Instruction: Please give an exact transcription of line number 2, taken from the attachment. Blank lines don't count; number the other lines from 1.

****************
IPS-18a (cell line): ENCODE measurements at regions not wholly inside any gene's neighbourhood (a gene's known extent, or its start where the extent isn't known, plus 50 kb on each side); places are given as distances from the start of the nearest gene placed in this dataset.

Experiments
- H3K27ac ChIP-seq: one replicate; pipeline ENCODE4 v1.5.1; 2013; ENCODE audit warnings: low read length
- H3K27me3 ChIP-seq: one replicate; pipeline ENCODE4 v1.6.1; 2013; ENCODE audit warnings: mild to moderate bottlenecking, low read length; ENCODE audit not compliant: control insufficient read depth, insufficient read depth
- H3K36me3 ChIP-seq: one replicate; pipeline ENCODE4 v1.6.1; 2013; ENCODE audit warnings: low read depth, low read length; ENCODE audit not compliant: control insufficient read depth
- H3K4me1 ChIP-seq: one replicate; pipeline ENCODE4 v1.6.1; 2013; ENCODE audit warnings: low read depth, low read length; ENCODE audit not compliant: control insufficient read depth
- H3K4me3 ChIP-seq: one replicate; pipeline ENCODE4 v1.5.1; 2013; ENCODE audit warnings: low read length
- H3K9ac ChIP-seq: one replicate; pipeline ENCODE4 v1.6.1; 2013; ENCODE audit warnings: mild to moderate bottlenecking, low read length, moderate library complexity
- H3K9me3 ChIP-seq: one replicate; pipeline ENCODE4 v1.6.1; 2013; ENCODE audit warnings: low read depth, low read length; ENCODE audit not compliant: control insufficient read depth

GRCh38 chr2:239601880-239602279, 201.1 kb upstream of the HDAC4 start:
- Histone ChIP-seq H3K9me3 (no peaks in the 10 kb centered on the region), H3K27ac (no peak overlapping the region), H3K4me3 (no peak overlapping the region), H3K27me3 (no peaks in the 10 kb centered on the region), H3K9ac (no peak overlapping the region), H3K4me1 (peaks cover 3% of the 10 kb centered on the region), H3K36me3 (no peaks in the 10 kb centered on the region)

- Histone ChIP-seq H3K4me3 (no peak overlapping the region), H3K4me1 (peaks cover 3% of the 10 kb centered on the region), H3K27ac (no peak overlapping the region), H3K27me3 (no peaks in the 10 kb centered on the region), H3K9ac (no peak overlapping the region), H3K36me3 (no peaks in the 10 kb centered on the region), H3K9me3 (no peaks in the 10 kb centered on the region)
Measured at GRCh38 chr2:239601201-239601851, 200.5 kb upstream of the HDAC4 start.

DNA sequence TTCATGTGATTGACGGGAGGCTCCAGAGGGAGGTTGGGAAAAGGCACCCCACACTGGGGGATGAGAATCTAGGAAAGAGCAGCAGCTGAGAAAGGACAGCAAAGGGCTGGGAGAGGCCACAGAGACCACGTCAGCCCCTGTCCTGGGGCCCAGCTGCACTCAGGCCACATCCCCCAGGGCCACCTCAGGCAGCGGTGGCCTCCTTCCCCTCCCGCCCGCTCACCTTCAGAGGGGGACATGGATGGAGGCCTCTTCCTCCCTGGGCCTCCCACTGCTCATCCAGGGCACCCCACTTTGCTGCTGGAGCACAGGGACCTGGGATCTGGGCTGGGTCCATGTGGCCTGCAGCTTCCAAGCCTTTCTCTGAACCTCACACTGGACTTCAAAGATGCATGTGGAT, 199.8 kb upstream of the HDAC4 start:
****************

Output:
Experiments